Photo courtesy of stock.xchng and Lumix2004

Image source: stock.xchng / Lumix2004

The Art of Detachment

I was recently re-reading my well-thumbed copy of “Why People Don’t Heal And How They Can” by Carolyn Myss and was struck by a statement she made about the importance of detachment, especially as it relates to healing.

Ms Myss was talking about the spiritual practice of detaching yourself from the fears of the mind and “viewing your circumstances as an experience through which you are passing, rather than as one that controls your physical life.”

I  see a lot of fear in the newly diagnosed breast cancer patients with whom I work and so to say that I am interested in finding good ways of helping them reduce their fear would be the understatement of the year.

The English language really doesn’t have a good word that accurately describes the state of detachment discussed here.  If you look in the dictionary you’ll see words like indifference and aloofness, and this is nothing like what we’re contemplating.

I was just reading a really great article entitled “Detachment, Abundance & Success: Just Another Day At The Beach” on, and he had this to say: “A better way of describing detachment in zen practice is a detachment from outcomes in a state of positive being.”

Mr Gray went on to say, “This was understood by Jesus, and is a common characteristic of some of the most successful people you may encounter. To experience and enjoy a life of abundance, you must learn detachment from outcomes.”

Now I realize that cancer patients (having been one myself) are often attached to the outcome of their treatments because they want to live, perfectly understandable and natural.

One of the places I like to go and offer help is an online cancer forum put together by the American Cancer Society, it’s called “What Next”.  One of the forum participants was responding to a newly-diagnosed cancer patient who was having a good deal of anxiety and exhibiting more than a little fear.  She responded with something like “Well, all you can do is your very best to get rid of the cancer.  And even if you fail, you get to go and be with our Lord in peace and harmony” and I thought about that a good long time.  Now THAT is true detachment to an outcome.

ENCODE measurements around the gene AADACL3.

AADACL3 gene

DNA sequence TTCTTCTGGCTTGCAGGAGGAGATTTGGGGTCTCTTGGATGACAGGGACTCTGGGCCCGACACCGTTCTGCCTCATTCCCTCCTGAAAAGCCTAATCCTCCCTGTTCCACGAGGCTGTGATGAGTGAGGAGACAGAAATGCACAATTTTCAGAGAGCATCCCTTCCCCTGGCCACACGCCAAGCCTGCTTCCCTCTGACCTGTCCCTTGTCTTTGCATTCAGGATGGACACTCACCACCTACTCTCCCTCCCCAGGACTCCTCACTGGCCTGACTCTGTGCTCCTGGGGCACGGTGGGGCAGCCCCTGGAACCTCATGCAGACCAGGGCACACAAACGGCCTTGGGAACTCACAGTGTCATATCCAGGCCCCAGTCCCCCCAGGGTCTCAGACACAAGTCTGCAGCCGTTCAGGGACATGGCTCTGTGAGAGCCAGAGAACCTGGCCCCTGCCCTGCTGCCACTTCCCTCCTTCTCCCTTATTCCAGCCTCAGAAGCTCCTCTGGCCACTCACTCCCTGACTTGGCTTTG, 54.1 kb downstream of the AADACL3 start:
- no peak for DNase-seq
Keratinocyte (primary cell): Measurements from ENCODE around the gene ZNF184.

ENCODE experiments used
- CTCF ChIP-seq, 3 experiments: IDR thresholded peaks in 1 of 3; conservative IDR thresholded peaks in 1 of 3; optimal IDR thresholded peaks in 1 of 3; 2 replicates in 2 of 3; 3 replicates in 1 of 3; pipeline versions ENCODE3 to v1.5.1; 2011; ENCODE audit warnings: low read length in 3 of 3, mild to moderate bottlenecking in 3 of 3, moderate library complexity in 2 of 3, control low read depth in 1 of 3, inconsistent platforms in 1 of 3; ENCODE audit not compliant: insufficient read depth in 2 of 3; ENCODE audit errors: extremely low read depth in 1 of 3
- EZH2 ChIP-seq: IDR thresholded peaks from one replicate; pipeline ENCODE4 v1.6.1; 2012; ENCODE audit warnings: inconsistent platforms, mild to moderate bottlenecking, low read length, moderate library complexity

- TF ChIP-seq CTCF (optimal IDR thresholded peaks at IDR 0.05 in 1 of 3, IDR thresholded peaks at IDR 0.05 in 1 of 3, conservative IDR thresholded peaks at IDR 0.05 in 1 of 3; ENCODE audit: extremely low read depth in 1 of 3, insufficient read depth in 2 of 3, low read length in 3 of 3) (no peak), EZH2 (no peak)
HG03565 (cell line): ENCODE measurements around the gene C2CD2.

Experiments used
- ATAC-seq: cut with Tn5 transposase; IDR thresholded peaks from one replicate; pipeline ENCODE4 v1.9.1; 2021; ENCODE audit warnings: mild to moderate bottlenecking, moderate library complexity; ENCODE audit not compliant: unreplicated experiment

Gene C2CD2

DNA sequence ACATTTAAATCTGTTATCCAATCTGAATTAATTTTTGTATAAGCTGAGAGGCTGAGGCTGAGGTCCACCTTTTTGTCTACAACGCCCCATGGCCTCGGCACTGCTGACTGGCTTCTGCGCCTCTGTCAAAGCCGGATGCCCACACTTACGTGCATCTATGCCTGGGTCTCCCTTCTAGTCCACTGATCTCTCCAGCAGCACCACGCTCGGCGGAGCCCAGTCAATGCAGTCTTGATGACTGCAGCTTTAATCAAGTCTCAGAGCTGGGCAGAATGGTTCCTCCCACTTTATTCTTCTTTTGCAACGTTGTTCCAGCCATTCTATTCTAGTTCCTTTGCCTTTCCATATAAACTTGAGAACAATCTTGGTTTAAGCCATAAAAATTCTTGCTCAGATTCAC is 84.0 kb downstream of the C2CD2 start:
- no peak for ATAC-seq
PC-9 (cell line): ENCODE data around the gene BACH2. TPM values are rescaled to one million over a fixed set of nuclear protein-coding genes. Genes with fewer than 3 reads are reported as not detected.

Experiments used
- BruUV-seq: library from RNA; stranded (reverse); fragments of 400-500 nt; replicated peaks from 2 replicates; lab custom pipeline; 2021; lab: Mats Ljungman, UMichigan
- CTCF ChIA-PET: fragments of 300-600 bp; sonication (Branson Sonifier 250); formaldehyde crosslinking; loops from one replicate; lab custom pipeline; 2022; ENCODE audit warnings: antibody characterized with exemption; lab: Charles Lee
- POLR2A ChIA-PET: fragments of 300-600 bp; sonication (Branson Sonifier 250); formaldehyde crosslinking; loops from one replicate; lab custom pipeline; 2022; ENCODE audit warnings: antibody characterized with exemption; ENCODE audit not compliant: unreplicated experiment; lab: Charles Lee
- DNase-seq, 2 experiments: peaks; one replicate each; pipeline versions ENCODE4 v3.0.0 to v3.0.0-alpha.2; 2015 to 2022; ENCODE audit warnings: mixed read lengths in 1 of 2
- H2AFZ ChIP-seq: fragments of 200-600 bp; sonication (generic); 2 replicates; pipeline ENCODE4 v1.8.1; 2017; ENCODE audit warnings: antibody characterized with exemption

Why To Practice Detachment

Carolyn Myss, for those who don’t know of her, is a very wise energy healer (among many other things) and she had an interesting statement to make about detachment and healing.  She said “Reaching a detached state of mind for even five minutes a day is so valuable that it can infuse your body with the equivalent energy of six months of living in genuine hope.

If you’ve been reading my blog articles, you will know that I am passionate about the power of the mind to heal.  Genuine hope is such a powerful healer that without even knowing it, the cells of your body are working toward a more healing path every moment that you exist in that state.

In her book, Ms Myss offers an exercise to help you uncover your negative, limiting beliefs and replacing them with more positive, healing attitudes.  Grab a copy of this book and see the chapter titled “Igniting the Healing Fire Within”.  If you are struggling with your cancer diagnosis or are suffering from recurrences or metastases I highly recommend this book, it is filled with so much incredible knowledge of healing and offers the reader some compelling lessons on how to heal themselves.

The practice of detachment can take years, so don’t feel bad if you can’t get there after only a few days of trying.  If can take a lot of effort to release your attachments and place all things in your life into a healthy, rational perspective, and recognize the need to back away from the uncontrollable and unchangeable realities life sometimes offers us.  Well worth the effort though!

Another resource is Lance Armstrong’s Livestrong site, where I found an excellent article about developing detachment.

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